NLB, Slovenia’s largest international financial group, has agreed to sell 100% of its Macedonian pension business to Slovenian insurer and pensions provider Sava Re.The sale of NLB Nov penziski fond is subject to regulatory approval.NLB Nov penziski fond is one of the two pension fund companies, both Slovenian, licensed as of 2005 to offer mandatory and voluntary pension funds in Macedonia, with 51% of the shares owned by Ljubljana-based Nova Ljubljanska Banka, and the remainder by the group’s Macedonian subsidiary NLB Banka Skopje.NLB’s mandatory and voluntary Macedonian funds have more than €430m in assets under management, and a market share of around 46%. On NLB’s website, Blaž Brodnjak, president of the management board, said: “Our exit from the ownership of the NLB Nov penziski fond does not in any way imply that we are exiting the Republic of Macedonia.“On the contrary, NLB Banka Skopje remains a strategic member of the NLB Group, where we see a lot of potential for upgrading business both in the retail as well as corporate sector.”Antonio Argir, president of the management board of NLB Banka AD Skopje, added that his bank would continue to collaborate with the new owner after the sale through its sales channels.For Sava Re, the acquisition expands its financial operations in Macedonia beyond its existing insurance businesses.For state-owned NLB the sale of its Macedonian pensions business, which was announced this March, is part of a series of non-core asset disposals ahead of its privatisation as agreed earlier with the European Commission.The deal was struck in return for the EC approving state aid to NLB in 2013.In June the Slovenian government abandoned an IPO for 50% of the bank, initially set for the end of this year, following a lower than expected valuation, and has now requested postponing the sale until the end of 2020.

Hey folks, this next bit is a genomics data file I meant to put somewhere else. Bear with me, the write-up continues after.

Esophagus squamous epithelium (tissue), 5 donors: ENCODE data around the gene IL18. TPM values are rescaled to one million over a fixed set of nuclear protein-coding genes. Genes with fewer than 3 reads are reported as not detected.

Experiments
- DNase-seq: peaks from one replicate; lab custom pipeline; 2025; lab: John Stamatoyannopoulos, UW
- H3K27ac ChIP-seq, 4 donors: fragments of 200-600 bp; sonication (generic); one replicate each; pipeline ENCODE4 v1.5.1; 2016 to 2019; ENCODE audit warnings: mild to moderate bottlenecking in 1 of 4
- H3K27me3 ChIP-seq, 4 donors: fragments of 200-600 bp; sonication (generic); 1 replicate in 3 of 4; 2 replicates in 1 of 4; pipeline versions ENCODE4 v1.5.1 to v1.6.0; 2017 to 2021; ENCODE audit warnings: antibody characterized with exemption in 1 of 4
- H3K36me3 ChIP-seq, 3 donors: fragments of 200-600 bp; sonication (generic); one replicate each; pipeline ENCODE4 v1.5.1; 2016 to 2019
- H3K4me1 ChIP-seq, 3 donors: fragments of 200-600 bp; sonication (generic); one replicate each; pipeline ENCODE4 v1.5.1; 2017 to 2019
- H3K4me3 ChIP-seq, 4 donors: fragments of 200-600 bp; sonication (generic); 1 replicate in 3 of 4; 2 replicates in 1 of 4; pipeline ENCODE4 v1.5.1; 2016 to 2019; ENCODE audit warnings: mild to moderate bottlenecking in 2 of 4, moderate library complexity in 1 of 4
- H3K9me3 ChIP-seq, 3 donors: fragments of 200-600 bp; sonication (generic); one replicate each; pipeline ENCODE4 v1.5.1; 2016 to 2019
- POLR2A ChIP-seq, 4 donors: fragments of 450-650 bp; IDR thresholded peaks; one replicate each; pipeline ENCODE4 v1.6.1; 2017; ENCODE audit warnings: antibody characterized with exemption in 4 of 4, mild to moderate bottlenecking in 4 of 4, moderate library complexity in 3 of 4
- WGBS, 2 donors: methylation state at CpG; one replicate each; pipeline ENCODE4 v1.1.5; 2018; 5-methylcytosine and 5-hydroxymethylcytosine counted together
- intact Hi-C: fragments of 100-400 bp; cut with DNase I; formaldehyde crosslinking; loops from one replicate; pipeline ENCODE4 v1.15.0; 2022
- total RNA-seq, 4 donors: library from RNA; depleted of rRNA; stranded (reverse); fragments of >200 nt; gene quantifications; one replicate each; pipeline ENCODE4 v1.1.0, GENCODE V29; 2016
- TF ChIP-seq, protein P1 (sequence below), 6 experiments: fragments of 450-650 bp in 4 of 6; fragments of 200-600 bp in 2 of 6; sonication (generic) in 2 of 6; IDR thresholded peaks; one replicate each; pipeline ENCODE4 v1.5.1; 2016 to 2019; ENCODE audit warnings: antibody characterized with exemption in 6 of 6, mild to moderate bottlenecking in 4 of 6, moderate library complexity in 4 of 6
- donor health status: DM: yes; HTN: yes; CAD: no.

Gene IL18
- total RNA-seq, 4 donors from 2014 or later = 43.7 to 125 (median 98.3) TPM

VER, the Finnish state pension fund, has agreed to acquire a 10% stake in Elenia Oy, Finland’s second largest power distribution system operator, and Elenia Lämpö Oy, Finland’s ninth largest district heating network.VER’s consortium partners are Allianz Capital Partners, and Macquarie Infrastructure and Real Assets, who each take a 45% share, for an undisclosed sum.The power companies are currently owned by pension insurer Ilmarinen, GS Infrastructure Partners and 3i.Maarit Säynevirta, head of alternative lnvestments at VER, said: “We are looking at core infrastructure assets producing a cash flow and also to protect against inflation.” She told IPE that over 2018, VER intended to increase its infrastructure fund investments to 2% of assets.At 30 September 2017, infrastructure funds made up 1.3% of VER’s overall €19.4bn portfolio, with a further direct investment that forms part of the non-listed equity allocation. Listed equities made up 42.7% of the portfolio, with 3.6% in other equities. Liquid fixed income totalled 41.4%, with a further 1.1% in other fixed income. Maarit Säynevirta, head of alternative investments at VERHedge funds amounted to 3.7%, with real estate funds at 2.9%.VER’s asset allocation is subject to Ministry of Finance guidelines, which limit equities to 55% of the portfolio, while fixed income must account for at least 35%. Other investments may not exceed 12% of assets. Over the calendar year 2016, infrastructure was the strongest-performing asset class in VER’s portfolio, with a 13.8% return.Over the nine months to 30 September this year equities generally performed better, but infrastructure still returned 8.3% over that period, thanks to “healthy dividends and successful exits,” according to the pension fund. The overall return was 5.2%.VER’s strategy is to invest in infrastructure indirectly through funds, and also directly, especially in Finland, said Säynevirta. Its indirect investments include a holding in Fingrid, Finland’s transmission system operator.With regard to Elenia, Säynevirta said the company – a top-tier organisation in the industry – would be empowered by strong, long-term owners who would support the company’s long-term investment programme. The focus would be on weather-proofing the distribution of electricity and developing quality services to customers.Subject to regulatory approvals, the deal is expected to complete during the first quarter of 2018.